Monday, March 30, 2015

April 11th Work Party

Hi Gardeners.

Reserve the date.  There will be a work party to prepare the vacated plots for new gardeners.  The work party will be on April 11th from 1:00 to 3:00.  Plan to be there if you can make it.  A flyer for the party is posted on the toolshed.

The water has been turned on.  The water is traditionally turned on around April 1st, after the threat of a hard frost has passed.

I was over to test the temperature of the beds today.  The temperature of the raised bed is 60.  This is warm enough to sprout all but the most heat loving seeds.  Raised bed 2A (next to the fence) has been reserved for Produce for People.  If raised bed 1A is not assigned by early May, we can use it for an additional P4P plot. 

The temperature of the ground level P4P bed is 55.  Not quite warm enough to sprout many seeds, but certainly warm enough to take starts.  I started some lettuce seeds for P4P, and will put the starts out on the table next week.  I'm hardening off the starts this week, so they'll be ready to plant next week.

See you in the garden,


Saturday, October 18, 2014

Garden harvest

One good thing about Indian Summers is the harvest! Go Vestal school gardeners. 

Wednesday, September 17, 2014

Back to School And back in the garden.

The diehard gardeners of Vestal having been coming out to help cleanup and harvest food.  Official clubs will start soon.  Thank you green thumbs for all your hard work!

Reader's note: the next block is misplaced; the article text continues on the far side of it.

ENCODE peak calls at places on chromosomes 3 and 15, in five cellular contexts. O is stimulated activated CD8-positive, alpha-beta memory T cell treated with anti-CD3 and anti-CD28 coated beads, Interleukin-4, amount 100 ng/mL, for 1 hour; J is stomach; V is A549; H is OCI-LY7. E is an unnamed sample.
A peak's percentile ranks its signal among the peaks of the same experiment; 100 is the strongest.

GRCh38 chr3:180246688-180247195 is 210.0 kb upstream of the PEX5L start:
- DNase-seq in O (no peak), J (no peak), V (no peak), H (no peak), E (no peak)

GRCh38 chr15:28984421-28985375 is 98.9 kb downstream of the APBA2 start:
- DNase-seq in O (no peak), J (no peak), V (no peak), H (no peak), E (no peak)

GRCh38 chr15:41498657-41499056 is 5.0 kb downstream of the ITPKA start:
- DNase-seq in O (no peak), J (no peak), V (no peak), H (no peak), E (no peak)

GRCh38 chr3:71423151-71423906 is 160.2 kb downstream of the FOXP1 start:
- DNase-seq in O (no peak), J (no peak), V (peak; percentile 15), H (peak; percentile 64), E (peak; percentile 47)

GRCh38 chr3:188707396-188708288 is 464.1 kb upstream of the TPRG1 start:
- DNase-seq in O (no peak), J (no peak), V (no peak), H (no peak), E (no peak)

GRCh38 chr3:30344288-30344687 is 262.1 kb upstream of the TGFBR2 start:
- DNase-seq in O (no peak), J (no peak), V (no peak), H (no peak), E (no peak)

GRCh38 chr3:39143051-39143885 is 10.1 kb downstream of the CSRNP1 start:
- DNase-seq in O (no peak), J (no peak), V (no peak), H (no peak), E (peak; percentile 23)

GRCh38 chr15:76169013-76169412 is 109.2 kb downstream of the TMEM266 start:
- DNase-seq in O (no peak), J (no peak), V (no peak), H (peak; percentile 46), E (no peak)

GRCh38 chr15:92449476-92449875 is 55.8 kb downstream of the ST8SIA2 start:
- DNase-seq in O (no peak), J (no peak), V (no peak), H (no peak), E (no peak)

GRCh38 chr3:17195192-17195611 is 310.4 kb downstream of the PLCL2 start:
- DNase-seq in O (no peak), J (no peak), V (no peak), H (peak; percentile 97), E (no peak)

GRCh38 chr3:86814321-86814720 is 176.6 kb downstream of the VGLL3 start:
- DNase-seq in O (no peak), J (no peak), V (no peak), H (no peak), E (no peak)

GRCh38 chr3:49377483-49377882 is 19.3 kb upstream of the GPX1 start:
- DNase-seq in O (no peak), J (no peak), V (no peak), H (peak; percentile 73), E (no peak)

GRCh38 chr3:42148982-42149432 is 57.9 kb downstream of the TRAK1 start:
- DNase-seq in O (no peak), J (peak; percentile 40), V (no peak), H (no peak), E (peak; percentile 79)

Tuesday, September 9, 2014

Cover Crops

Summer's over and the garden is winding down. One of the things you can do to prepare your garden plot for next year is to grow cover crops. A cover crop will help reinvigorate your soil with valuable nutrients, and in some instances the roots will aerate the soil. During the rainy season, the crops prevent the water from washing away all the vital nutrients your warm weather veggies need. Planting a crop will also help the abundant life found in humus, a necessity for healthy soil. A cover crop can be a group of different plants or just one plant that will grow in your garden bed through the winter. A few weeks before you begin to plant in the spring, till the cover crop into the soil. One of the best things you can do for a successful garden is to till the ground, loosening the soil. The OHSU Extension published this handy pdf on cover crops that you can check out here. The Portland Nursery also has a great cover crop guide, found here. Photo Credit: djfrantic

Companion Planting: Edible Flowers

Flowers are often overlooked because they seem too frivolous for a community garden plot. I’m of the mind that flowers enrich the soul with their beauty and too much isn’t enough. But if they get in the way of my tomatoes, that’s another story. If you love flowers yet need a good reason to grow them, consider edible flowers.

Calendula, nasturtium, chamomile, violets and roses are some common edible flowers. Calendula is particularly good for the skin and chamomile is known for its powers as a sleep aid. Many herbs have lovely flowers to add to your garden space. Sometimes planting bright flowers around fruits, like strawberries, will confuse predators and save your produce.